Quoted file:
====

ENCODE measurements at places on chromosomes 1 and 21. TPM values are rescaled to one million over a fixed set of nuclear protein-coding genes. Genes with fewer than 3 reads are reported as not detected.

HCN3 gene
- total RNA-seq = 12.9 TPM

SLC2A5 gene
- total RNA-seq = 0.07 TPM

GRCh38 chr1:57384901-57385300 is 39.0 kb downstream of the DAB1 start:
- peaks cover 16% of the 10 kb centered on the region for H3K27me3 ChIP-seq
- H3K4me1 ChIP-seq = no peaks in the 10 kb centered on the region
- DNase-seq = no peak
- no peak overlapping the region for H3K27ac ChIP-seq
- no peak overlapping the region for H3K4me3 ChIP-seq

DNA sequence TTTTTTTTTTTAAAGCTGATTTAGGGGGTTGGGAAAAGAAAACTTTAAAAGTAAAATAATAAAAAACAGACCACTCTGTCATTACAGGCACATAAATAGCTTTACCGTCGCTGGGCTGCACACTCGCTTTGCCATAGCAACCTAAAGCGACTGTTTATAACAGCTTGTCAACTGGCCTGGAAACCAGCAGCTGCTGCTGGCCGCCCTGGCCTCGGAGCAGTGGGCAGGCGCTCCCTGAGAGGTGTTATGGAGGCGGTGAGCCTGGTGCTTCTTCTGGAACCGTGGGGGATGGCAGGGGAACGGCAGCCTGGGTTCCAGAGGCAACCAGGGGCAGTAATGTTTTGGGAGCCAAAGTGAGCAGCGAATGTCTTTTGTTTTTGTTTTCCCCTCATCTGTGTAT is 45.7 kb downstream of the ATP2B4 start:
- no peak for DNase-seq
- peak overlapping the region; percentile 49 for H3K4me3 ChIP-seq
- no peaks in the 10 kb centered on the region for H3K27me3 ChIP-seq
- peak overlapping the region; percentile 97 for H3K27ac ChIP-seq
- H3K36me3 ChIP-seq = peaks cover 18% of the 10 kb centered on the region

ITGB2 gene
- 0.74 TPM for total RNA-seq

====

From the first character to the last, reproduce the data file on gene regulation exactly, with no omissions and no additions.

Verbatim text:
ENCODE measurements at places on chromosomes 1 and 21. TPM values are rescaled to one million over a fixed set of nuclear protein-coding genes. Genes with fewer than 3 reads are reported as not detected.

HCN3 gene
- total RNA-seq = 12.9 TPM

SLC2A5 gene
- total RNA-seq = 0.07 TPM

GRCh38 chr1:57384901-57385300 is 39.0 kb downstream of the DAB1 start:
- peaks cover 16% of the 10 kb centered on the region for H3K27me3 ChIP-seq
- H3K4me1 ChIP-seq = no peaks in the 10 kb centered on the region
- DNase-seq = no peak
- no peak overlapping the region for H3K27ac ChIP-seq
- no peak overlapping the region for H3K4me3 ChIP-seq

DNA sequence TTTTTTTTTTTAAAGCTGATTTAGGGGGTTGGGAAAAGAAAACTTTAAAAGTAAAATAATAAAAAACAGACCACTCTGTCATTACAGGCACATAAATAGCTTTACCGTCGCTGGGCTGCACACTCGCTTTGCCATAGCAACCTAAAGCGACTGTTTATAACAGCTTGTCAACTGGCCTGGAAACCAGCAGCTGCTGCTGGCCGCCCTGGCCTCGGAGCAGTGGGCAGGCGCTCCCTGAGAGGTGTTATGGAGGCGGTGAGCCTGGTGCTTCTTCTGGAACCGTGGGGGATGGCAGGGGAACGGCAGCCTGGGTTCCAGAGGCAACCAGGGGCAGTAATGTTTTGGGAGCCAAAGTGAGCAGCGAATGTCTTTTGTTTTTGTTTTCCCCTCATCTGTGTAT is 45.7 kb downstream of the ATP2B4 start:
- no peak for DNase-seq
- peak overlapping the region; percentile 49 for H3K4me3 ChIP-seq
- no peaks in the 10 kb centered on the region for H3K27me3 ChIP-seq
- peak overlapping the region; percentile 97 for H3K27ac ChIP-seq
- H3K36me3 ChIP-seq = peaks cover 18% of the 10 kb centered on the region

ITGB2 gene
- 0.74 TPM for total RNA-seq